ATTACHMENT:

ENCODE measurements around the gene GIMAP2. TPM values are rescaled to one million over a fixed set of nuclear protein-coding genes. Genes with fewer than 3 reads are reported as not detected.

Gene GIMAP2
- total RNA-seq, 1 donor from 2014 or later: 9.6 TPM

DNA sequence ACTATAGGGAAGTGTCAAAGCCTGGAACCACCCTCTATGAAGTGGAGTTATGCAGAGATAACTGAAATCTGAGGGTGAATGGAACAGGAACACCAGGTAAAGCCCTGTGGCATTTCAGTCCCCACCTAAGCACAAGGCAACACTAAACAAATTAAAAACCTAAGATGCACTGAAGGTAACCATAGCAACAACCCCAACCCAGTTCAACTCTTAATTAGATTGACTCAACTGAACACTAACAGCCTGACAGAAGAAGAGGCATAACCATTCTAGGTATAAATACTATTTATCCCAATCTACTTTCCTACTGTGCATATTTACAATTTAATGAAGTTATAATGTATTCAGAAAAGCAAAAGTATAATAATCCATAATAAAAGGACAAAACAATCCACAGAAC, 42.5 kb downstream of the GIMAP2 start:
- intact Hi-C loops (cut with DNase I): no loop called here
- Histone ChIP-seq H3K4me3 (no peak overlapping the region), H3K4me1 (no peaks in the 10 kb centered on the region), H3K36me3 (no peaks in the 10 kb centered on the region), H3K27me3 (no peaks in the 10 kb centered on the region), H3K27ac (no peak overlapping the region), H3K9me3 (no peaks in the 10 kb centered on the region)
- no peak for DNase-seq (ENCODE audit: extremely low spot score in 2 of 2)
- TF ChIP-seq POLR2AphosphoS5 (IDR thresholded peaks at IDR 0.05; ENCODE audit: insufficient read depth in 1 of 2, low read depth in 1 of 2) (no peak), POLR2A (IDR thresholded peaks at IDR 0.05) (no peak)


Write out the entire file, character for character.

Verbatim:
ENCODE measurements around the gene GIMAP2. TPM values are rescaled to one million over a fixed set of nuclear protein-coding genes. Genes with fewer than 3 reads are reported as not detected.

Gene GIMAP2
- total RNA-seq, 1 donor from 2014 or later: 9.6 TPM

DNA sequence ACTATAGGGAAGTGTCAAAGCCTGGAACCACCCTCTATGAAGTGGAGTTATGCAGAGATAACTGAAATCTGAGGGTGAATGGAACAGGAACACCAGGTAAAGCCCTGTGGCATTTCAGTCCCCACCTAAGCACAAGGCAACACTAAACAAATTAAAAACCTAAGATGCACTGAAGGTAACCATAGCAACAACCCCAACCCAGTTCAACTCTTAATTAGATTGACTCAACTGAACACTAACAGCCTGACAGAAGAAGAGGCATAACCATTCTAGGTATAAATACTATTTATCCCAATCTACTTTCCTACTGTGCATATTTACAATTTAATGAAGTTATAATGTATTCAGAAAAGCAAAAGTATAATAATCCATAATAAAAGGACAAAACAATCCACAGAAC, 42.5 kb downstream of the GIMAP2 start:
- intact Hi-C loops (cut with DNase I): no loop called here
- Histone ChIP-seq H3K4me3 (no peak overlapping the region), H3K4me1 (no peaks in the 10 kb centered on the region), H3K36me3 (no peaks in the 10 kb centered on the region), H3K27me3 (no peaks in the 10 kb centered on the region), H3K27ac (no peak overlapping the region), H3K9me3 (no peaks in the 10 kb centered on the region)
- no peak for DNase-seq (ENCODE audit: extremely low spot score in 2 of 2)
- TF ChIP-seq POLR2AphosphoS5 (IDR thresholded peaks at IDR 0.05; ENCODE audit: insufficient read depth in 1 of 2, low read depth in 1 of 2) (no peak), POLR2A (IDR thresholded peaks at IDR 0.05) (no peak)